The Salsa Vaya – It really came down to a choice between the Sutra and the Vaya. The reviews are excellent as a do everything bike that can tour. I love the marketing Salsa has done around this model “adventure by bike” when I saw it, I just wanted to buy it. When I test rode it just felt really good and it took some self-discipline not to hand over the credit card. However, floor price was $2,200 with no fenders or racks, plus it has road bike componentry with the lowest gearing being 25 gear inches which is too high for me. I didn’t detail the cost of modifications to lower gearing but it just sounded expensive.
The 2014 Sutra is a apparently a change in frame from the previous touring models. It is more based on (but not exactly the same despite what the YouTube clip says) as Kona’s cyclocross bike the Rove http://vimeo.com/77090243
I could buy the Rove but the gearing is similarly high like the Vaya. The gearing on the Sutra is a 26/36/48 and the shop will put in a 12-34 cassette replacing the 11-32 standard as part of the RRP of $1,750. This should get me a low gear ratio of 20.6 Gear inches. While I would have preferred about 18.5 Gear inches, there is nothing on the market that provides this without modification.
Some additional notes are as follows;
Tire Width – advisedly Sutra can take tires up to 42c without fenders. This should suffice for the planned trails.
Bar End Shifters – I’ve never used these before and not really looking forward to it but something I am prepared to put up with. I haven’t yet asked the shop if they can change to brifters and at what cost. Another option I am considering is something like Paul Road Thumbies. I think I would prefer to have the shifters mounted on the top than the bar ends. http://www.paulcomp.com/thumbies.html
BB Drop – Sutra is 65mm compared with Vaya (75), Vivente (75) and LHT (78)
Chainstay length – Sutra is 435 compared with Vaya (450), Vivente (450), LHT (460) and Fuji (440)
Trail - (something that I have just learnt about and could be a whole topic in itself) – My rough calcs are Sutra (71), Vaya (63), Vivente (64) and LHT (65)
I am expecting that these variances from other well-credentialed touring bikes will give the Sutra more of the Cyclocross/lively feel and as I would not be carrying too much weight should still offer a reasonable ride. Although, the above review by Elizabeth Pedler indicated no stability issues when fully loaded.
So I think on Monday, which happens to be my birthday, I will go and haggle a bit on the price but ultimately order the Karma Sutra.
I’m not sure if anyone made it through to the end, but if you did, thanks for joining me, I have enjoyed it.
Happy cycling !!!
It was interesting to read your thoughts on the Kona Sutra. I have a 2012 model (blue frame). It has longer chainstays but still remains quite nimble. I have changed the gearing on mine. At the first service I installed a 44/32/22 crankset and new front derailleur. Recently when I replaced the chain and cassette I had an 11/34 cassette put on. This has now given me a low of 17.5 gear inches. If an inner chainwheel of 22 teeth is desired, mountain bike rather than road oriented chainwheel sets are needed such as those fitted to the Sutra, Vivente and Surly.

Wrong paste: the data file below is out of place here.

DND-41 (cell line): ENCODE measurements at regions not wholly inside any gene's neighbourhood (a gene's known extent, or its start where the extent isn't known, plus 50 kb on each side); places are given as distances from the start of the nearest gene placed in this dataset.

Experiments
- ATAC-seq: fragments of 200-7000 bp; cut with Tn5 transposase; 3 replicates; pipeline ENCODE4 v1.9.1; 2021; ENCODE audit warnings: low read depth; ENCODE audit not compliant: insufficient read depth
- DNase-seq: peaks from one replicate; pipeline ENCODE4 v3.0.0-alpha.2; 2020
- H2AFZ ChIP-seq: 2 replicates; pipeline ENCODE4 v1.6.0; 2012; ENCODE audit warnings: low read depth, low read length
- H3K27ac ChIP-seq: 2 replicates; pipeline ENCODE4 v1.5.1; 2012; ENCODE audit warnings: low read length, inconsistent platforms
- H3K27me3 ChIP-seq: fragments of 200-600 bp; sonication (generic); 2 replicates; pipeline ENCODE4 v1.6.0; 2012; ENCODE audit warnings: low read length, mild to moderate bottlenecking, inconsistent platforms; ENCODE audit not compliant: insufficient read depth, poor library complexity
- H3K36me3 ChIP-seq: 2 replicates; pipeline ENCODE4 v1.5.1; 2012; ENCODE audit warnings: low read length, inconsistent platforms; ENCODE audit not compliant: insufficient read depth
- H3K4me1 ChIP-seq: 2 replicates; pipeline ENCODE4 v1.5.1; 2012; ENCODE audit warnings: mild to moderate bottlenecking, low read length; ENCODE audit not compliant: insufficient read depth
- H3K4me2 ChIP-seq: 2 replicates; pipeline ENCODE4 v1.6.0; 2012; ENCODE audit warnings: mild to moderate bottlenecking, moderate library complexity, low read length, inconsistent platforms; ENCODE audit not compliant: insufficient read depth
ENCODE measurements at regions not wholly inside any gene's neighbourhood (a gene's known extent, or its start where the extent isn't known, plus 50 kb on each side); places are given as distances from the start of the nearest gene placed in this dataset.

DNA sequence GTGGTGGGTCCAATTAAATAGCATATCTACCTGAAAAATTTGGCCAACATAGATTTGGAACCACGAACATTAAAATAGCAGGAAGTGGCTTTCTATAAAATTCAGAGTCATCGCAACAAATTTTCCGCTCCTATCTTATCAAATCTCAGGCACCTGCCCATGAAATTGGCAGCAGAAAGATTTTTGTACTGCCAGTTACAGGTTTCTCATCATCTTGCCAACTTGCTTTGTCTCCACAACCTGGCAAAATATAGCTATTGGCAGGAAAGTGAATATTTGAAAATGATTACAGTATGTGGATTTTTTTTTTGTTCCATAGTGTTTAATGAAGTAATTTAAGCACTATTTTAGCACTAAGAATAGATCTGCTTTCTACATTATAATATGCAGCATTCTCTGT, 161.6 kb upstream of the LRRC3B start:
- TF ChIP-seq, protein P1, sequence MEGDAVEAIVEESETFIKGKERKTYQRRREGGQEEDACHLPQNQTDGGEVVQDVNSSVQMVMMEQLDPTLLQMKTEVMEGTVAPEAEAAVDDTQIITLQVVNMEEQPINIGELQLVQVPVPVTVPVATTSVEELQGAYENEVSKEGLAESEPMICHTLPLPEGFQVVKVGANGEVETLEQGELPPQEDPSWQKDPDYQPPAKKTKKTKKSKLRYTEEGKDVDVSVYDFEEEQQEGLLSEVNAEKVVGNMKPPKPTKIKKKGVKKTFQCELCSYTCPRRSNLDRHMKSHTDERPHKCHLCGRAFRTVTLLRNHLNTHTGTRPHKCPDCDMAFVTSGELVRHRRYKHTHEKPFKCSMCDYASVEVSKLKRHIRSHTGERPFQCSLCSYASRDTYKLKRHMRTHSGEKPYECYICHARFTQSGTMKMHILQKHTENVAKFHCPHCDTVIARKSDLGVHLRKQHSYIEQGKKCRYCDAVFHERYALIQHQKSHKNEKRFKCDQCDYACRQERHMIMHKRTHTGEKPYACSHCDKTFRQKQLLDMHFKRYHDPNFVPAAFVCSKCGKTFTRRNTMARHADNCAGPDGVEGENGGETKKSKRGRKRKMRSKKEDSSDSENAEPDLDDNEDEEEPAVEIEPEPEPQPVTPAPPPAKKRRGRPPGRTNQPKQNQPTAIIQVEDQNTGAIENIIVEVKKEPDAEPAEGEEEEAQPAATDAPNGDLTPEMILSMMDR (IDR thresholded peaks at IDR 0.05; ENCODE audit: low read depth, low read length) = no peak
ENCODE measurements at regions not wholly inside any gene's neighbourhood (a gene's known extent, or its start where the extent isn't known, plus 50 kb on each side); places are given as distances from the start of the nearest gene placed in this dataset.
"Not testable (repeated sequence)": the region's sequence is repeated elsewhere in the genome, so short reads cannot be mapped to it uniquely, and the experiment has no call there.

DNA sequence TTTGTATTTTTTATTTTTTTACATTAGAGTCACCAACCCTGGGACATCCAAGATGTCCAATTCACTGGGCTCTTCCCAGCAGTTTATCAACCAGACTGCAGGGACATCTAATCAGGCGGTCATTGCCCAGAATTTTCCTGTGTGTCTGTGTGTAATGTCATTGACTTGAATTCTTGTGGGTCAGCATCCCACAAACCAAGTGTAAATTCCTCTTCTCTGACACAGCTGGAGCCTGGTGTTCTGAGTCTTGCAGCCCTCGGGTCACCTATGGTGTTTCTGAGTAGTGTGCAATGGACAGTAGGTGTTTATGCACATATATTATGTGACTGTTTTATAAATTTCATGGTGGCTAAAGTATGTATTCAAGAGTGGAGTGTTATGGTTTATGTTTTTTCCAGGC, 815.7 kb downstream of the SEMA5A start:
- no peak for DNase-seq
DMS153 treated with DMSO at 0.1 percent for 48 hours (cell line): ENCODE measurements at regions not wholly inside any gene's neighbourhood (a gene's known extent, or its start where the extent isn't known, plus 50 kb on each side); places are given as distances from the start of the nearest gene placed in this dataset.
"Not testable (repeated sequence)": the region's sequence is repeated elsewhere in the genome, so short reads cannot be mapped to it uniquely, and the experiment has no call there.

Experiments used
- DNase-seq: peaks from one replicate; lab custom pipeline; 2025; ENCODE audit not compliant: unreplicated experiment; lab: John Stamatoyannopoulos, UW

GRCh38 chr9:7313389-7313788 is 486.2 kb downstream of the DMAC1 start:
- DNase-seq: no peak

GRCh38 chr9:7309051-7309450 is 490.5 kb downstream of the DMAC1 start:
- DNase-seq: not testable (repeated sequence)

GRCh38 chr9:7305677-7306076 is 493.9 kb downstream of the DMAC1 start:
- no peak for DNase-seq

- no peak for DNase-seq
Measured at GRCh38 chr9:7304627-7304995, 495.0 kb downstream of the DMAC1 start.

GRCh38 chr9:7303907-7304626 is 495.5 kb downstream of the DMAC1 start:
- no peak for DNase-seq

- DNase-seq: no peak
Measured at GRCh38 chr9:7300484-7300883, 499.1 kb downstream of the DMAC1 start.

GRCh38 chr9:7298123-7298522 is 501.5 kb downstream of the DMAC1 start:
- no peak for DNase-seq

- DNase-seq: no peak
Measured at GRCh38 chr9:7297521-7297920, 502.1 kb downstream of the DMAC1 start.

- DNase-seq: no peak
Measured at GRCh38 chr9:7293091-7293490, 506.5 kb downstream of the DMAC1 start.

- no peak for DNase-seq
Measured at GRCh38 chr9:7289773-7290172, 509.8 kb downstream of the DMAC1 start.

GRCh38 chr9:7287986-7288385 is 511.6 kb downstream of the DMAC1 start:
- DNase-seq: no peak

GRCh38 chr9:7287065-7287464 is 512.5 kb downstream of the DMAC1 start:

You've been pretty keen to talk yourself into getting the Kona Sutra, which is the most compelling reason to get a Kona Sutra. They are all great bikes and you will be happiest with whatever one tickles your fancy the most, which will almost certainly come down to a private irrational reason like "it's pretty".
At the risk of preaching from the Crazy Book of Rivendell - bikes are toys, so get the one that looks most fun.
As to the Kona specifically, my fiance has one and it's a great bike - you'll like it. Gear combinations used to be a bit weird for loaded touring, as Konatourer has pointed out, but I gather that they're refined that in more recent iterations. As you've noticed, they've also introduced the new Rove frame which is much less crazy-heavy-duty than the last one, which is good for you as well. Their rear rack is really good.
However, in case you're still vacillating, I'd put in a good word for the Surly. I won't add anything to the encyclopedia except to contest your notion that the Surly is only for kitchen-sink touring. It can certainly do that, if built up correctly, but it's fantastic for the uses you've nominated as well, especially with lighter suppler tyres and the front rack removed (which on its own removes almost 1.5kg compared to when it's in Marathon-clad touring mode).